3. The Old Bill

    Ah the youth of today. In my time we were too busy sinking kegs and having sit ins, plus the odd punch up with the Tony Abbott wimps from the young libs. These days however, you end up owing money and perhaps even interest on it for the rest of your life, so you have to concentrate on passing everything instead. Caring for solo mothers and social justice isn’t a viable option for a student anymore. Time wasted on such causes will add at least $50,000 to your HECS debt.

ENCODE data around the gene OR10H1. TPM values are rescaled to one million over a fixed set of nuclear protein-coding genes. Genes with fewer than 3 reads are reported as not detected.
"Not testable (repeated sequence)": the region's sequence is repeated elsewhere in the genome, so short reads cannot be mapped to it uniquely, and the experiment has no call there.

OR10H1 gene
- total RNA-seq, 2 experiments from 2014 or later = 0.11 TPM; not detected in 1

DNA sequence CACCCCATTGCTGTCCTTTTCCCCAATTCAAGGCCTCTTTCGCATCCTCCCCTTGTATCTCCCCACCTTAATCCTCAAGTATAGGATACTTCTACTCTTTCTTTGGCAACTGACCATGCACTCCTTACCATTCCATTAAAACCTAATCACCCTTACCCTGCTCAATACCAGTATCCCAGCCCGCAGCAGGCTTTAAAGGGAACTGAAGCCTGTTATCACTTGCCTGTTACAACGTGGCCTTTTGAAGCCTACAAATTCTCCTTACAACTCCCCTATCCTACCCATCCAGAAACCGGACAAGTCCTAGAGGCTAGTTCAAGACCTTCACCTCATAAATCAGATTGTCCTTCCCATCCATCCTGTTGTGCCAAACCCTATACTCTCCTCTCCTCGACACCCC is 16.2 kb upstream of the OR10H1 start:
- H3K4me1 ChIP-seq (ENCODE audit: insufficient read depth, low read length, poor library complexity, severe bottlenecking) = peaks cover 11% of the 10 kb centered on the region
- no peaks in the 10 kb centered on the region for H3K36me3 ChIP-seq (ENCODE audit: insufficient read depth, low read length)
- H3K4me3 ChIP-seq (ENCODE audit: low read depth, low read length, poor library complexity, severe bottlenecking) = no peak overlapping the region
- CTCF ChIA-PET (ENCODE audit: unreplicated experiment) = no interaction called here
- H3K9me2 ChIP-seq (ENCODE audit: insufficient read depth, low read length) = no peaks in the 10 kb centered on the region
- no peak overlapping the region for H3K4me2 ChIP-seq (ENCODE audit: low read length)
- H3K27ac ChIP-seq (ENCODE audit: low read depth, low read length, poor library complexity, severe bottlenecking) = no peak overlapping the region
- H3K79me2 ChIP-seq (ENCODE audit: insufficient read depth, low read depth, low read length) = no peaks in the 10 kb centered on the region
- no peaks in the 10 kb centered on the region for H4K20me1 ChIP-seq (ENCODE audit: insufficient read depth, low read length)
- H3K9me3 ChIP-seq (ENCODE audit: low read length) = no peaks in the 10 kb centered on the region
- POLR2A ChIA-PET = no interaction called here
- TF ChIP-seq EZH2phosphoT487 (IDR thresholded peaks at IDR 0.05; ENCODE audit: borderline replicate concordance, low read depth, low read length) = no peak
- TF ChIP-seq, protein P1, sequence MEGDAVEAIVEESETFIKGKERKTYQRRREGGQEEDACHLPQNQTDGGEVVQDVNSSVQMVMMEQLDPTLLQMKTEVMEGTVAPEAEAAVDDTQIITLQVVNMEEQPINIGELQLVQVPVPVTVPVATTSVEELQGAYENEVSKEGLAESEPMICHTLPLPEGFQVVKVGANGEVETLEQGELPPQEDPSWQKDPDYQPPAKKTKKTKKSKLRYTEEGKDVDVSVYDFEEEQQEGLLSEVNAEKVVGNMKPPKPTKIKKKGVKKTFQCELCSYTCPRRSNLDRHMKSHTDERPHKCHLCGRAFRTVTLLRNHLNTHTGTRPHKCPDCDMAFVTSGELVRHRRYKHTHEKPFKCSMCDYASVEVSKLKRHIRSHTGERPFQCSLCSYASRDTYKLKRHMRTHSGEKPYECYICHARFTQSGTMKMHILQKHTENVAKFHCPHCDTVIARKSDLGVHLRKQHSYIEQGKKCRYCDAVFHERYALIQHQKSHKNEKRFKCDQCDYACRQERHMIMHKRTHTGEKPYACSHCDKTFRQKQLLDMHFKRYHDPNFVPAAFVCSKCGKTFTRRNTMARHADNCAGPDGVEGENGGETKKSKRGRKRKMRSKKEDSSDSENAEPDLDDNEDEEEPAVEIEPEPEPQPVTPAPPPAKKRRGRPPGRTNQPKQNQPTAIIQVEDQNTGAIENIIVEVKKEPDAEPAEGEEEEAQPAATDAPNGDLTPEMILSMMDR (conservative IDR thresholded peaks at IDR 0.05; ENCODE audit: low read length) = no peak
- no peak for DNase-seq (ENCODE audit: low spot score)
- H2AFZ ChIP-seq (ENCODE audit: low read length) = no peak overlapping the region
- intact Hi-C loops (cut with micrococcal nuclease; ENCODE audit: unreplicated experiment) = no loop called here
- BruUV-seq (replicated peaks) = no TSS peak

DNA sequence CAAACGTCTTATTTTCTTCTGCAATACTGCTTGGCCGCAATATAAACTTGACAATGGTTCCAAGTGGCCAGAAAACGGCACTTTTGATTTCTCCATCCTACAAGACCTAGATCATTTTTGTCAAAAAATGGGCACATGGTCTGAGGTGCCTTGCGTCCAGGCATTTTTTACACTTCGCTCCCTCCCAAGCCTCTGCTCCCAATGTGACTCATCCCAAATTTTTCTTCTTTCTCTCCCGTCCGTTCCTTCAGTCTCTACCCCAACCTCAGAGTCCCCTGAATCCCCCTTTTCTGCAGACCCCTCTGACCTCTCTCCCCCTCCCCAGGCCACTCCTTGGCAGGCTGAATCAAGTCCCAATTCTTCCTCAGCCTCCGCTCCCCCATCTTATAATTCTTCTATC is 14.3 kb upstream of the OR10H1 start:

4. Scott

    I think Winston Churchill said it best

    “If you’re not a liberal at 20 you have no heart..if you are not a conservative at 40 you have no brain”

    Obviously liberal in this context is left wing…I was much the same in the younger years…railing against the corporate giants and the injustice of it all. And then you become part of the corporate world and realise it isn’t that unjust at all.

  5. AR

    Many radical lefties march to a different drum once they have hostages to fortune – ie children, debts, mortgage not necessarily in that order.
    Wonder if conscription would wake them up?

  6. Chris Hartwell

    Oh it’s still unjust. You just shut up because it’s that injustice that puts food on your table. Don’t bite the hand that feeds and all that.